A mad dash to A&E

Trish had started to feel unwell last Monday just as we were returning from Dublin. By the time we got home she was more unsteady on her feet so I took her to the doctor. And thus began a saga that dragged on throughout the week.

She was very ill. I had to call the doctor to her bedside, and then take her to the local medical centre where they finally decided she needed to be seen at A&E. Which is how we found ourselves sitting at Cork University Hospital with a few dozen others.

Now I don’t like being in A&E at the best of times, but the start of a weekend is certainly not the right day. And thus began a long night. We met our niece Karen there, but she was just with a patient. Then there was the couple we knew from the time Alan had spina bifida and we were involved with the Cork Spina Bifida Association. Their girl is now 28 and doing very well. Another woman waiting to be seen was a former Examiner colleague. Small world.

After a few hours Trish told me to go home and she’d stay in touch. She was happily settled into her Kindle. I called back around 11pm and by then she had been admitted to the inner sanctum where medical staff buzzed around attending to the walking wounded, and the scattered few on trolleys. She was lying on a trolley in one of the cubicles anxious and bored. A doctor had just started to check her when he was called away to a more urgent case, so by the time one of his team arrived after 1am we were both wrecked. The prognosis was that she would have to be admitted – once a bed became available. And how long would that take? No idea.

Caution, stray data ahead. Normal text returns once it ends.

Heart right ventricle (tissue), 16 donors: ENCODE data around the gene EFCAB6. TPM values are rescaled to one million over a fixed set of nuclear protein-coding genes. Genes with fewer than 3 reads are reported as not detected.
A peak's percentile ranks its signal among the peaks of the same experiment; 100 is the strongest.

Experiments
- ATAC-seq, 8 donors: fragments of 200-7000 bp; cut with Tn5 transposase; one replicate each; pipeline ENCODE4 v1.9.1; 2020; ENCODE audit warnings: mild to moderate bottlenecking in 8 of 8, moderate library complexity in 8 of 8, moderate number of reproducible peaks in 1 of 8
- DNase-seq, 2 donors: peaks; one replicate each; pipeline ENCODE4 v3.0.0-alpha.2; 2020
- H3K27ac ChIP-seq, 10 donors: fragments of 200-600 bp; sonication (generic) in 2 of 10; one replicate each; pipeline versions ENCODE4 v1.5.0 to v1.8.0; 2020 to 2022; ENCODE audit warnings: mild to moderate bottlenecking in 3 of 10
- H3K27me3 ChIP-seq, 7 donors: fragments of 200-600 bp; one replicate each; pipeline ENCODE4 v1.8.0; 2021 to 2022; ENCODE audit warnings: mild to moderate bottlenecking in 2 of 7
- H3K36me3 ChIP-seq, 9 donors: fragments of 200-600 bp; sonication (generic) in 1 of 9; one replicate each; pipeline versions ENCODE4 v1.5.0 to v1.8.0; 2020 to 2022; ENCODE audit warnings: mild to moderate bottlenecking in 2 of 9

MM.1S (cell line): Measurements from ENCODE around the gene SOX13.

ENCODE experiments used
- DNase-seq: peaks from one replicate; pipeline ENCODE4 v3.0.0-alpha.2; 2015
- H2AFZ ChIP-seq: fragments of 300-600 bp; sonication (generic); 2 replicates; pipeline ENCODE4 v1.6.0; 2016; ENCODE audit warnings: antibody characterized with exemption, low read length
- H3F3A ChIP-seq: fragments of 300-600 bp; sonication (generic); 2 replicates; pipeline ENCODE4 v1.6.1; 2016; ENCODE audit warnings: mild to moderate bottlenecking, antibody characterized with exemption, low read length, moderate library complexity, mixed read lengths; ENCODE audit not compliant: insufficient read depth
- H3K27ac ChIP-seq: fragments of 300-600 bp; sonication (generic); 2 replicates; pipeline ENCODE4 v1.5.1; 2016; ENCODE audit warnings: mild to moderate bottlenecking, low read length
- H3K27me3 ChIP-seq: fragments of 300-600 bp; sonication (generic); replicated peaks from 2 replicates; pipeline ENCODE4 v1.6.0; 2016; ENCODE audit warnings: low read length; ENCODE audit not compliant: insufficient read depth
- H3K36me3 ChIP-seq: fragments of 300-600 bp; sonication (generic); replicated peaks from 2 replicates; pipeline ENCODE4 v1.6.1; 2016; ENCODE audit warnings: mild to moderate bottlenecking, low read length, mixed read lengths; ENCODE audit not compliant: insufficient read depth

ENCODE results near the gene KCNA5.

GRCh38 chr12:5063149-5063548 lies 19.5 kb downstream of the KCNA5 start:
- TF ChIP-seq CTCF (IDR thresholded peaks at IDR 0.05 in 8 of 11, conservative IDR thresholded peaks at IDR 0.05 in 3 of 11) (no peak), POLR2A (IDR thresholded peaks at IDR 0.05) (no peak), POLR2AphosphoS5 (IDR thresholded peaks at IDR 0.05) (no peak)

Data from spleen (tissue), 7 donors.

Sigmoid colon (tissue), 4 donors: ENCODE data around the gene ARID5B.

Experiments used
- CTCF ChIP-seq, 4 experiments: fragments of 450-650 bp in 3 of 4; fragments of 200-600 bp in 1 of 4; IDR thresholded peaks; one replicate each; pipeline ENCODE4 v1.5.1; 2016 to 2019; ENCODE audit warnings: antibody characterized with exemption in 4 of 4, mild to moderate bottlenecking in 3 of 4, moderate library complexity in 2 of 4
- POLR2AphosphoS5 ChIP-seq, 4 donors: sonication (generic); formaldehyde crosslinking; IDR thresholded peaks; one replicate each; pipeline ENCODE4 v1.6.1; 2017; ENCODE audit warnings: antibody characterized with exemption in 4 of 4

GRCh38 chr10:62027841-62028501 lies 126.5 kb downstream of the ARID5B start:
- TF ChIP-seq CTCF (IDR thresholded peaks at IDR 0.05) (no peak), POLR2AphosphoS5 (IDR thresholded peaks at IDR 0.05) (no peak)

After half an hour or so Trish told me to head off and give her a call the next day. I called back the following morning and she was still on the trolley as were a queue of others, but she was in good spirits even though she hadn’t slept at all. In the meantime I chatted with my sister-in-law Margaret, a retired nurse, who offered to come down from Dublin and help out. The offer was accepted. Not long afterwards Trish rang to say she had got a bed and was also feeling a little better.

Yesterday was a blur of visits to CUH, shopping, phone calls and texts. It’s incredibly exhausting visiting people in hospital. You just feel the energy being drained out of you. It’s harder still for the patient but Trish is bearing up quite well. No idea yet what’s causing her to be so unsteady on her feet, although her mobility has improved. Let’s hope it’s minor and she’ll be out in a few days.

It feels a bit strange not to have Trish bossing me around at home! The last time she was hospitalised for longer than one day was 26 years ago, so it’s a very strange feeling for both of us. Still, fingers crossed she’ll be back home in days and ready to moan about me again.

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